Bank facility

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A Bank facility is a contractual agreement between a borrower and a bank or group of banks, known as a syndicate, in which the bank(s) agrees to lend up to a certain amount over a certain period of time subject to defined terms and conditions.

Drawdowns under facilities are usually charged at a floating rate benchmark plus a credit margin which reflects the borrower's credit worthiness.

Facilities may be agreed to be used for term finance in which case they are fully drawn. Facilities are also used as back up finance in case other forms of finance cannot be obtained or refinanced, and as revolving facilities in which funds are drawn temporarily, say for working capital cycles, and repaid until required again. Other uses are in Project Finance, to fund specific assets, and acquisition finance for which the purchaser must be able to evidence finance is available when bidding for another business.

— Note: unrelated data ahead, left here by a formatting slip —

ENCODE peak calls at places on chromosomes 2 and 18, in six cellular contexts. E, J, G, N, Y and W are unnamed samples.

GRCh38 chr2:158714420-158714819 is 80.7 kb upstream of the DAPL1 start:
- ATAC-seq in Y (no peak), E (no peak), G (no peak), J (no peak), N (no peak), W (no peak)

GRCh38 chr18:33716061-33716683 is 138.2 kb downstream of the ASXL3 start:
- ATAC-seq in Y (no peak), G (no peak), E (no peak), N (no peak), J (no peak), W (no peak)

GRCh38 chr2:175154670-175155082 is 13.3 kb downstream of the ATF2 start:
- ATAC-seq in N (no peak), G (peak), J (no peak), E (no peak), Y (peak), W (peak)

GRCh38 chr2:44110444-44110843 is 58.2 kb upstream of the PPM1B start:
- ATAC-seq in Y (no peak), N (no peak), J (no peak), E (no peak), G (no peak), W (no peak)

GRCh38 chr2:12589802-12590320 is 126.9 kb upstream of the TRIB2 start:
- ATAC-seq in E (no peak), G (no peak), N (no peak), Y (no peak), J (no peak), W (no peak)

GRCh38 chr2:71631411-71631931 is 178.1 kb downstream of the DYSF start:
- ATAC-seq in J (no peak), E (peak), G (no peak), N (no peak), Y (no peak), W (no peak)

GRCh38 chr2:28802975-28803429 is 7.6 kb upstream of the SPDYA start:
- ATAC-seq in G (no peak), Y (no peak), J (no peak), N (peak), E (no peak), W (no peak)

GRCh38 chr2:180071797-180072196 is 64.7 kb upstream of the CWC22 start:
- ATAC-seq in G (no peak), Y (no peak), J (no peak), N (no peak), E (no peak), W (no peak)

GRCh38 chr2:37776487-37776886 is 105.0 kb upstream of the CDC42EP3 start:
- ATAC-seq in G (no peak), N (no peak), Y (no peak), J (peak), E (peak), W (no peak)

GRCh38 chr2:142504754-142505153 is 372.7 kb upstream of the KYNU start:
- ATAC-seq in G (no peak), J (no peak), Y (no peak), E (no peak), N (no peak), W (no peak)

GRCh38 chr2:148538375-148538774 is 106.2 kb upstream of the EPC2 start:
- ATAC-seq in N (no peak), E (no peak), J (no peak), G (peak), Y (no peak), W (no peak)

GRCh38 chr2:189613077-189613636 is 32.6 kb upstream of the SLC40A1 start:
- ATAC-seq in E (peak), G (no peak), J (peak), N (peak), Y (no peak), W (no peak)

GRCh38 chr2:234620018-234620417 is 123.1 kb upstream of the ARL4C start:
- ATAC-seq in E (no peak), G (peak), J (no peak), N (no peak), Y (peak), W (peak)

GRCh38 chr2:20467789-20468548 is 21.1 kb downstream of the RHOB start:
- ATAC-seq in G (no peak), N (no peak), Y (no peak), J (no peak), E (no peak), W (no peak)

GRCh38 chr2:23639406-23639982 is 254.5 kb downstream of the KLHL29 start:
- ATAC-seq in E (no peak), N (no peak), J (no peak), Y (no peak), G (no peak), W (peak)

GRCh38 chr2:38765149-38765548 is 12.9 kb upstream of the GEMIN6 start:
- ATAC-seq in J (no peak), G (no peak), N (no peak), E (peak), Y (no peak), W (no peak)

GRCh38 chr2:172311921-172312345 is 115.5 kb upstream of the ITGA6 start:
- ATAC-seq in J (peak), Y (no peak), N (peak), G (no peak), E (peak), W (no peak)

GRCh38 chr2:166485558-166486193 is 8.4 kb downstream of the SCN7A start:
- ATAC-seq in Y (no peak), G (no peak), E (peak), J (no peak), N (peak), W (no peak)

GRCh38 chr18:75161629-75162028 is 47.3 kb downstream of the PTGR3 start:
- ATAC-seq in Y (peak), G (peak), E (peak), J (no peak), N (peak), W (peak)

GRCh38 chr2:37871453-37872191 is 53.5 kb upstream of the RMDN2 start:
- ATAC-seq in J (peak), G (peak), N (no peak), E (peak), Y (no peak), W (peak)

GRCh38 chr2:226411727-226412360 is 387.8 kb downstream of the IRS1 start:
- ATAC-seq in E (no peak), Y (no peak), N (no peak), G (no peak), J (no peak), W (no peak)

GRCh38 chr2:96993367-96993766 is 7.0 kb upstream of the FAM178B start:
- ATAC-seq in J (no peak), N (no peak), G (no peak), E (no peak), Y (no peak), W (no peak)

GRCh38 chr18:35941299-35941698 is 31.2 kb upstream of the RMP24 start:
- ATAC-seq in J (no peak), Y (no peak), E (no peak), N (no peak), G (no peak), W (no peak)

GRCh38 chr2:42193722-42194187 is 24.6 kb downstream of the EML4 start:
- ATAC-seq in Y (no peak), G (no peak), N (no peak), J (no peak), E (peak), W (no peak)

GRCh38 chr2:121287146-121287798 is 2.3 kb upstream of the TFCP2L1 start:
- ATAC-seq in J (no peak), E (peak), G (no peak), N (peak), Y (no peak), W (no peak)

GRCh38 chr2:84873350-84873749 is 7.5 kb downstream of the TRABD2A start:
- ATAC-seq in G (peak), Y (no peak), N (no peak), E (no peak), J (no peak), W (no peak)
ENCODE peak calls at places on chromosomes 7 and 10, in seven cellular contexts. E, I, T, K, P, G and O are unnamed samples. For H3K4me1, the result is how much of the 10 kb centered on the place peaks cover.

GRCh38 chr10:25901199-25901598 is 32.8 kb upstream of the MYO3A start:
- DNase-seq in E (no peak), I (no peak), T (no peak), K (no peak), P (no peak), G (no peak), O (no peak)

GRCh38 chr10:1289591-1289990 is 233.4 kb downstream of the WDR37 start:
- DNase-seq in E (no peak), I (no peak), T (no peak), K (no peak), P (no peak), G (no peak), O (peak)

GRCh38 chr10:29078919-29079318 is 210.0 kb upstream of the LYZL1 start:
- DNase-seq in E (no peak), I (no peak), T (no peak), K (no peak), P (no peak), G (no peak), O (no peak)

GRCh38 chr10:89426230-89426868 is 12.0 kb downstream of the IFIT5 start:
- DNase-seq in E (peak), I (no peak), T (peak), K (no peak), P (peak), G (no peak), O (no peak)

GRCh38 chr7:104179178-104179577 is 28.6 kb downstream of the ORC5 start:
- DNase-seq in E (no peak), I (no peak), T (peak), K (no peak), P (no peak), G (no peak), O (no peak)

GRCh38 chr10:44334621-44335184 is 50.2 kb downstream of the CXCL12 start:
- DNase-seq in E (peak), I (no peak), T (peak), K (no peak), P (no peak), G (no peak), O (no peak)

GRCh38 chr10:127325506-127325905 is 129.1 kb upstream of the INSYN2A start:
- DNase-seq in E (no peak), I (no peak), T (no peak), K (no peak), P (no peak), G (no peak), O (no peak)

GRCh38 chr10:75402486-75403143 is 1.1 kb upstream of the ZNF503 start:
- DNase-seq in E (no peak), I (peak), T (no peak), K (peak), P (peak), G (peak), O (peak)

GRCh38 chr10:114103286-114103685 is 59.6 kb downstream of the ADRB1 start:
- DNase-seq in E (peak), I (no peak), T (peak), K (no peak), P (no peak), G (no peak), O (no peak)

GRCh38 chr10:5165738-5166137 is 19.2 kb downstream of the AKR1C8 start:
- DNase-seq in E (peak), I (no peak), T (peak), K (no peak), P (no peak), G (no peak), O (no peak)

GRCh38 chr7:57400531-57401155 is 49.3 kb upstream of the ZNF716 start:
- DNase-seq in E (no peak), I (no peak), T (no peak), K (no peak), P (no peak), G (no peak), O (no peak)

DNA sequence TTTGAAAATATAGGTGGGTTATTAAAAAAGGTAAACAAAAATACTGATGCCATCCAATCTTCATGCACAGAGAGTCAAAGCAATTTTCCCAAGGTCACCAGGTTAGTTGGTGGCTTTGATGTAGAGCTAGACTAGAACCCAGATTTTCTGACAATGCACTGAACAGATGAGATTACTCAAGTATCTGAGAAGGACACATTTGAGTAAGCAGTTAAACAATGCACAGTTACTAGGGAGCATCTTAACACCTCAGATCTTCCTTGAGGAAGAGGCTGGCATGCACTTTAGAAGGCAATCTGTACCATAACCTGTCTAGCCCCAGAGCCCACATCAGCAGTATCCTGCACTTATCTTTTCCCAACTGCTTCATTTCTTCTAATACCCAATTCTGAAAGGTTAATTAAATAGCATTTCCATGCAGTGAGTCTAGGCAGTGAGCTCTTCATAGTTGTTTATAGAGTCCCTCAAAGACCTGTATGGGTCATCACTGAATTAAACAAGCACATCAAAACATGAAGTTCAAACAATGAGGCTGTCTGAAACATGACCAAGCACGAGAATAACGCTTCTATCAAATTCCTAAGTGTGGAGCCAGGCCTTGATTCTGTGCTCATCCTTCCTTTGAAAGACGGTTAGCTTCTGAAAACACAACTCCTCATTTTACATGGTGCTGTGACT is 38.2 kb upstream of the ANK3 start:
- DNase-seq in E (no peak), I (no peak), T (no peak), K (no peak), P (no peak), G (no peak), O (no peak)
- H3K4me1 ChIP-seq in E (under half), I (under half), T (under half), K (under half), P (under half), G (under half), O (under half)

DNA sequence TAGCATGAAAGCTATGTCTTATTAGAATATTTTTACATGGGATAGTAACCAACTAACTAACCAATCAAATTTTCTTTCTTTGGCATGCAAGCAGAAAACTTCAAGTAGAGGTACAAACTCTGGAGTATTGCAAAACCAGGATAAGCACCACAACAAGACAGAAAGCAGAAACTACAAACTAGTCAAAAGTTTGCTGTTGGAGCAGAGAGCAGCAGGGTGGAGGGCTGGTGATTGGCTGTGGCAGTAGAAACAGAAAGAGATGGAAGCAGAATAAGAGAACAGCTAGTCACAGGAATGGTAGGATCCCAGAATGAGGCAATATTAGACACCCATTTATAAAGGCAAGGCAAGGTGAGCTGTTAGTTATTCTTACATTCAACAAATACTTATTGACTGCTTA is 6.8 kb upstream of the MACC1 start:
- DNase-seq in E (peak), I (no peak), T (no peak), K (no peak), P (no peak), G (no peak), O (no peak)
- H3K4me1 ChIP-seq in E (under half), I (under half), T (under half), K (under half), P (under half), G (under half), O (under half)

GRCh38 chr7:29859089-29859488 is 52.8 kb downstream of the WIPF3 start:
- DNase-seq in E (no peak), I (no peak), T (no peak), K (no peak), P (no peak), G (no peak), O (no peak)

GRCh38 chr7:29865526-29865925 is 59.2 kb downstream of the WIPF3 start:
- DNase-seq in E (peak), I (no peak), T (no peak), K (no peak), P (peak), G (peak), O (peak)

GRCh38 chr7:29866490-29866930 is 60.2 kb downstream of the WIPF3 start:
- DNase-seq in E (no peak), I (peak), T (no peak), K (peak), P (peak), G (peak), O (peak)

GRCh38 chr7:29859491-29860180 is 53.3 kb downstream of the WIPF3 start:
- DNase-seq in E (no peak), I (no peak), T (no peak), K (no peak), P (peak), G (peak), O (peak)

The document format is standardised in different markets although the Loan Market Association format is a commonly used. Terms and Conditions will include operational and financial covenants which must be measured and confirmed periodically to the bank(s).

Commitment fees are usually payable on undrawn facilities. Arrangement fees are payable on signing. An agent is usually appointed from amongst the banks to manage the drawdown, interest calculation, and repayment process and will require an annual fee to perform this duty.

Facilities are generally for three years, with five years available. Longer terms are usually available only to better and larger borrowers. Options to extend, generally subject to further fees, are sometimes available.

Post GFC regulation has formalised the process of calculating the credit margin in G20 countries and this has tended to put upward pressure on margins. Domestic banking regulation has tended to reduce bank appetite for lending by means of facilities, in particular beyond a country's border unless to businesses of that country. This requires treasurers to begin planning to replace facilities prior to their maturity in order to ensure they have identified banking appetite to lend to their business.

See also